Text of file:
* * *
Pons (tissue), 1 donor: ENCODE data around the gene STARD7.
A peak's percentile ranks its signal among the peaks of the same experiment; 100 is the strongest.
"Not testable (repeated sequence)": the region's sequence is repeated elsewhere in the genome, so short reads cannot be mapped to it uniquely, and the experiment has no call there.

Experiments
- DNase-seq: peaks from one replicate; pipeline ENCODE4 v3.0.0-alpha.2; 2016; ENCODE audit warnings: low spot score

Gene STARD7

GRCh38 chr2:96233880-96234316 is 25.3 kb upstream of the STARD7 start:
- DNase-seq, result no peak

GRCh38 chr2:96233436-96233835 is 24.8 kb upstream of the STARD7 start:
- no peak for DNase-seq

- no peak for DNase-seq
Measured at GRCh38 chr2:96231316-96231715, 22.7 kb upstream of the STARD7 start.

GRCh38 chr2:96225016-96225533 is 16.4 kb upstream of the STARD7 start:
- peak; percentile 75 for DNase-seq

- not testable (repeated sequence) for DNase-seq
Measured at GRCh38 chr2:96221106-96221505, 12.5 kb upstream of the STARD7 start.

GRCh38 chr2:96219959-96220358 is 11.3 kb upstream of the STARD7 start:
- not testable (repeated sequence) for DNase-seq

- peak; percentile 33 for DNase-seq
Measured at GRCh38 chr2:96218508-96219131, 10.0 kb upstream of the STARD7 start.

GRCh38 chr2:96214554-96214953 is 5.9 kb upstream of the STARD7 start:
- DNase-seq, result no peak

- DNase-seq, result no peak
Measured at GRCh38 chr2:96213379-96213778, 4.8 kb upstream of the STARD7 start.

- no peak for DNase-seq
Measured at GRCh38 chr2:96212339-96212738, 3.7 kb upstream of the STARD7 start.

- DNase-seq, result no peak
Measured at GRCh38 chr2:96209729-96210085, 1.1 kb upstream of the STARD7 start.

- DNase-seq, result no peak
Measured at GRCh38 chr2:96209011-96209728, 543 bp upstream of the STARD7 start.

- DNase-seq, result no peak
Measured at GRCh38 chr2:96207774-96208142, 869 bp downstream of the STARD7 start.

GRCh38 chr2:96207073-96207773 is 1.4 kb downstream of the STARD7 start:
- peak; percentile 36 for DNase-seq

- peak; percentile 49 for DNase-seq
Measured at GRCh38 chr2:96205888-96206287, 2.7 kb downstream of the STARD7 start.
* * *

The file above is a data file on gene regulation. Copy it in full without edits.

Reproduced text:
Pons (tissue), 1 donor: ENCODE data around the gene STARD7.
A peak's percentile ranks its signal among the peaks of the same experiment; 100 is the strongest.
"Not testable (repeated sequence)": the region's sequence is repeated elsewhere in the genome, so short reads cannot be mapped to it uniquely, and the experiment has no call there.

Experiments
- DNase-seq: peaks from one replicate; pipeline ENCODE4 v3.0.0-alpha.2; 2016; ENCODE audit warnings: low spot score

Gene STARD7

GRCh38 chr2:96233880-96234316 is 25.3 kb upstream of the STARD7 start:
- DNase-seq, result no peak

GRCh38 chr2:96233436-96233835 is 24.8 kb upstream of the STARD7 start:
- no peak for DNase-seq

- no peak for DNase-seq
Measured at GRCh38 chr2:96231316-96231715, 22.7 kb upstream of the STARD7 start.

GRCh38 chr2:96225016-96225533 is 16.4 kb upstream of the STARD7 start:
- peak; percentile 75 for DNase-seq

- not testable (repeated sequence) for DNase-seq
Measured at GRCh38 chr2:96221106-96221505, 12.5 kb upstream of the STARD7 start.

GRCh38 chr2:96219959-96220358 is 11.3 kb upstream of the STARD7 start:
- not testable (repeated sequence) for DNase-seq

- peak; percentile 33 for DNase-seq
Measured at GRCh38 chr2:96218508-96219131, 10.0 kb upstream of the STARD7 start.

GRCh38 chr2:96214554-96214953 is 5.9 kb upstream of the STARD7 start:
- DNase-seq, result no peak

- DNase-seq, result no peak
Measured at GRCh38 chr2:96213379-96213778, 4.8 kb upstream of the STARD7 start.

- no peak for DNase-seq
Measured at GRCh38 chr2:96212339-96212738, 3.7 kb upstream of the STARD7 start.

- DNase-seq, result no peak
Measured at GRCh38 chr2:96209729-96210085, 1.1 kb upstream of the STARD7 start.

- DNase-seq, result no peak
Measured at GRCh38 chr2:96209011-96209728, 543 bp upstream of the STARD7 start.

- DNase-seq, result no peak
Measured at GRCh38 chr2:96207774-96208142, 869 bp downstream of the STARD7 start.

GRCh38 chr2:96207073-96207773 is 1.4 kb downstream of the STARD7 start:
- peak; percentile 36 for DNase-seq

- peak; percentile 49 for DNase-seq
Measured at GRCh38 chr2:96205888-96206287, 2.7 kb downstream of the STARD7 start.